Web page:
Does your employer offer a pension? If so, you’ll want to be familiar with your payout options before it’s time to start taking money out - because your choice can have a big impact on your retirement income.
If you participate in a pension (also known as a "defined benefit" plan), you’ll receive, upon retirement, a specific amount of money based on your salary history and years of service. But how you take that money is up to you.
You have two basic options: You can accept the pension as a series of annuity payments, spread out over your lifetime or a certain number of years, or you can take the money as a lump sum. (Not all pension plans offer the lump-sum option, however.)
Which option is better? There’s no one "right" answer for everyone. But at some point before you retire, you should go over some possible arguments for both choices. Here are a few to consider:
Choosing a lump sum can help you avoid effects of inflation - In many cases, annuity payments are not indexed to inflation. Consequently, you’re getting paid with dollars that are essentially worth less and less each year, while some costs - such as health care - may be rising at a rate faster than the Consumer Price Index, a common "yardstick" used to measure inflation. But if you take your pension as a lump sum, you’re getting all the money in today’s dollars.
Can help you leave more to loved ones - Once you and your spouse die, annuity payments from a pension may stop. However, if you take a lump sum and then reinvest the proceeds into other securities, you may have more assets available to leave to family members.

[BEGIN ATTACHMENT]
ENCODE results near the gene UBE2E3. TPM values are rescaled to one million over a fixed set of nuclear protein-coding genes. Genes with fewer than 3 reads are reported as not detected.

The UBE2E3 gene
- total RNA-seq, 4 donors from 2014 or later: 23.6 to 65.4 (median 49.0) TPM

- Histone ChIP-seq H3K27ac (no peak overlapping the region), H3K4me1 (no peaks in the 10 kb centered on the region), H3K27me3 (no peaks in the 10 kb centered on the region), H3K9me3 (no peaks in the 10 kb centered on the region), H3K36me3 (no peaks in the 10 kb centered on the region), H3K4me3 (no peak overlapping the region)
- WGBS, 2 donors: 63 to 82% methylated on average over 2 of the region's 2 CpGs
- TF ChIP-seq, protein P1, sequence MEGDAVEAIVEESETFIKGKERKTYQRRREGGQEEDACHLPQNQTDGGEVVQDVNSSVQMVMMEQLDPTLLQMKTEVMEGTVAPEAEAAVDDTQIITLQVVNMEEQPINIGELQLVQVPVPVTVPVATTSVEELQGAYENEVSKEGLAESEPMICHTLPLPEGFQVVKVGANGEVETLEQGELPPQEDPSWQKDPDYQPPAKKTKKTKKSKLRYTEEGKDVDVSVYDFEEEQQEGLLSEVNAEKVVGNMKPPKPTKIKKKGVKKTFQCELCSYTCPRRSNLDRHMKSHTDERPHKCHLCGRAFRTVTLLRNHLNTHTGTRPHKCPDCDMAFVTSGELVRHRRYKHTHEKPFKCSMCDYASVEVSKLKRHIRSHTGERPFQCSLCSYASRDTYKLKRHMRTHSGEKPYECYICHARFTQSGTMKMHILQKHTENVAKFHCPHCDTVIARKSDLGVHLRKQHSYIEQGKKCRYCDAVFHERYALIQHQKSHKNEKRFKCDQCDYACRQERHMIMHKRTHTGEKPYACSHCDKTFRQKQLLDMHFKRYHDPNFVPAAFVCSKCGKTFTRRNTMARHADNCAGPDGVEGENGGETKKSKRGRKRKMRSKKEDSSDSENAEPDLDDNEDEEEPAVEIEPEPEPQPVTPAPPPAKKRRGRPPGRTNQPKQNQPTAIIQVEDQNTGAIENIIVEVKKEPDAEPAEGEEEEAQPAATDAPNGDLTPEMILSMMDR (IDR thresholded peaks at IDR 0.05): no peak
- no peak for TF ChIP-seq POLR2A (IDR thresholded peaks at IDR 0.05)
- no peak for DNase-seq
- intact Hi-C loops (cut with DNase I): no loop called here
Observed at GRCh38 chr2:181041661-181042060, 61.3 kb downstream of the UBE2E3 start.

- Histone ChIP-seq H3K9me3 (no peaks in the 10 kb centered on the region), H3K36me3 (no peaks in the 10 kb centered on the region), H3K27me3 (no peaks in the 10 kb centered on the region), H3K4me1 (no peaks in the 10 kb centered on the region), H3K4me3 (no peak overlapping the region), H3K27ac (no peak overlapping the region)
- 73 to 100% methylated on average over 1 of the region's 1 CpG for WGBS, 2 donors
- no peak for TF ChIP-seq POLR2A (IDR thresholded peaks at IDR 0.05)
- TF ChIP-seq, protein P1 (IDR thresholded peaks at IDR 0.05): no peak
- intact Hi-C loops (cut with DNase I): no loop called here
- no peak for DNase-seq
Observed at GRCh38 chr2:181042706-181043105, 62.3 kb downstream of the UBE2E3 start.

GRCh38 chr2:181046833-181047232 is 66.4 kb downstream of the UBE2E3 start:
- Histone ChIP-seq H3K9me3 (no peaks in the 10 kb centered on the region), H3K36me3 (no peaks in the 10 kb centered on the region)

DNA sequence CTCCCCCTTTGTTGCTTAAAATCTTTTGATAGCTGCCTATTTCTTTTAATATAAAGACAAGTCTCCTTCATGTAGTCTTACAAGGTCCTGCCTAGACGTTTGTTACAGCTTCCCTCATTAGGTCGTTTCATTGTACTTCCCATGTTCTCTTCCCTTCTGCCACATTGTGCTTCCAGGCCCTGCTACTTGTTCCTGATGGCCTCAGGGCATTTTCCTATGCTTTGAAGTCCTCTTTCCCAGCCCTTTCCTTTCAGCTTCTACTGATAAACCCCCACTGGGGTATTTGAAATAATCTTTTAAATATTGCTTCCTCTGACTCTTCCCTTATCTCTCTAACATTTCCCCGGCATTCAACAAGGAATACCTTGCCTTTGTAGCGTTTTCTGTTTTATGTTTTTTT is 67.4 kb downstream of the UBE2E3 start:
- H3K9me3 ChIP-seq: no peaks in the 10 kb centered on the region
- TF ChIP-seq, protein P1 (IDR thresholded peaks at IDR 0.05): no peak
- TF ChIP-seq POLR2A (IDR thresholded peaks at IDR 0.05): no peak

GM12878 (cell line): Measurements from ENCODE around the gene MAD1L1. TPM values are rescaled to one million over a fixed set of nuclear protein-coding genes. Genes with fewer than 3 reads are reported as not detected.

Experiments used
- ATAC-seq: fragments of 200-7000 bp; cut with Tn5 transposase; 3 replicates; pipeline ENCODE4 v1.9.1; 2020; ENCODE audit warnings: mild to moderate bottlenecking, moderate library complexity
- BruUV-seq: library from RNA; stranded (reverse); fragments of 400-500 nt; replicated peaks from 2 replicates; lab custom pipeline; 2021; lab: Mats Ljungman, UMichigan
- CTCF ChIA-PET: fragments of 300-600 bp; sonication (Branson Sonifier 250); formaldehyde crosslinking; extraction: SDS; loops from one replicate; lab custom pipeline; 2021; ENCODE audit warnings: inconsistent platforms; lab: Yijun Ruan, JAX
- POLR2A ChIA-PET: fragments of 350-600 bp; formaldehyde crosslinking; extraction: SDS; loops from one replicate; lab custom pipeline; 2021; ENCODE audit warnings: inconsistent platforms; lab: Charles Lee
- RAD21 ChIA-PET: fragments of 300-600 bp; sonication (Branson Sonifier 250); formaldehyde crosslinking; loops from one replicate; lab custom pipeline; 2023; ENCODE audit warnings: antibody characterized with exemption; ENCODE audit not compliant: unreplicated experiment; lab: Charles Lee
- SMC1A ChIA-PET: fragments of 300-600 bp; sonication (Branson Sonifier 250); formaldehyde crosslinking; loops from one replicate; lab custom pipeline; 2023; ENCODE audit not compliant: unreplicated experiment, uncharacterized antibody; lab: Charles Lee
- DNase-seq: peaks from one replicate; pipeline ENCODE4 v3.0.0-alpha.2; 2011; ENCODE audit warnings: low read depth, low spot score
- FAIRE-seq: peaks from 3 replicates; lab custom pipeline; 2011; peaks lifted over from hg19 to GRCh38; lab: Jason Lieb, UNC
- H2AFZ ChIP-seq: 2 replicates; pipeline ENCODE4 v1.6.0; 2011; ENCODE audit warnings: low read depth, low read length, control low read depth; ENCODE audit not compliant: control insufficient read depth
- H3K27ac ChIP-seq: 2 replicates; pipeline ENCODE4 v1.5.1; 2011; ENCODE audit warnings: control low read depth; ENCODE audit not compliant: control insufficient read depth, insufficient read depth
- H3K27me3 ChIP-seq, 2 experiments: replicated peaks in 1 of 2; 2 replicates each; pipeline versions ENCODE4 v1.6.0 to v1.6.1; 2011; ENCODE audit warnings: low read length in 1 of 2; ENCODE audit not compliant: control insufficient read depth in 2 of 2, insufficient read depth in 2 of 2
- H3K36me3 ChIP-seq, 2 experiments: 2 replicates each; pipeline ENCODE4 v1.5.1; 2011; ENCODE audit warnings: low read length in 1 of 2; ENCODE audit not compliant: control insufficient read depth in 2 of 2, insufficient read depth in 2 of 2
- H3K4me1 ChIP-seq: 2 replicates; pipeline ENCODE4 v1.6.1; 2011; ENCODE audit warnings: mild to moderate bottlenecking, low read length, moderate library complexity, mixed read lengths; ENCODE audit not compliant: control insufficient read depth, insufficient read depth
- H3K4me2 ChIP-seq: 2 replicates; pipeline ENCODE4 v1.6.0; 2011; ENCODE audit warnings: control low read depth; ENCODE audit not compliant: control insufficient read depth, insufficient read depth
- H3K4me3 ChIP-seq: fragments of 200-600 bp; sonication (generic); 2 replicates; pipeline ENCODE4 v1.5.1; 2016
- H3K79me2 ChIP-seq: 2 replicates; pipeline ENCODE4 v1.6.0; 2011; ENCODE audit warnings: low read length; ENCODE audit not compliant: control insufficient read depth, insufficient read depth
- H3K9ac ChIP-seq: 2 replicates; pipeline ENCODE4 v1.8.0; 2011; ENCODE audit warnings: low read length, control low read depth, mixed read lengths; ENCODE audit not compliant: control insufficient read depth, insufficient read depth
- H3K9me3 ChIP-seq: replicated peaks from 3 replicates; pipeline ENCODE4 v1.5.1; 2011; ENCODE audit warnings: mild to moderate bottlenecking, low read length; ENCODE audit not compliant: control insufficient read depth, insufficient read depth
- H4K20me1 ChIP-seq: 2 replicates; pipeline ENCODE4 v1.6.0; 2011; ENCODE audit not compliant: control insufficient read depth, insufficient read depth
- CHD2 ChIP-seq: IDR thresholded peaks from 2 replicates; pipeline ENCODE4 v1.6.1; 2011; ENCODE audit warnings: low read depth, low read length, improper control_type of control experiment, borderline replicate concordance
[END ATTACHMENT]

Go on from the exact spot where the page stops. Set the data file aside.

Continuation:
Can help you control when you pay taxes - Your annuity payments will be taxable. Of course, so will your lump sum, but if you roll it over into an IRA, you’ll have more control over when you take funds and pay income taxes provided you are over the age of 59 1/2.
Choosing an annuity
Can give you greater flexibility in managing retirement income - If you choose to accept your defined benefit payments as an annuity, you may be able to structure your payments to match your needs and goals. Your options may include a "straight-life" annuity that provides a monthly payment for your lifetime or a "joint and survivor" annuity that covers your life and that of your spouse. Or, you may be able to choose a "level income" option, which provides you with larger payments before you start receiving Social Security and smaller payments after. Another option may be a "period certain" payout; under this arrangement, you would receive a reduced annuity over your lifetime, but if you were to die during a specified period, such as ten years, monthly payments would be made to your beneficiary for the remainder of the ten-year period.
May give you more money over the course of your lifetime - If you end up living a few decades past your retirement date, you might end up with more money, in total, if you accepted an annuity instead of a lump sum.
As you near retirement, consult with your financial advisor and tax professional to determine which option - lump sum or annuity - is right for you. You worked hard for your pension - so make sure it works hard for you.
Evans is a financial advisor with Edward Jones in Richmond Hill.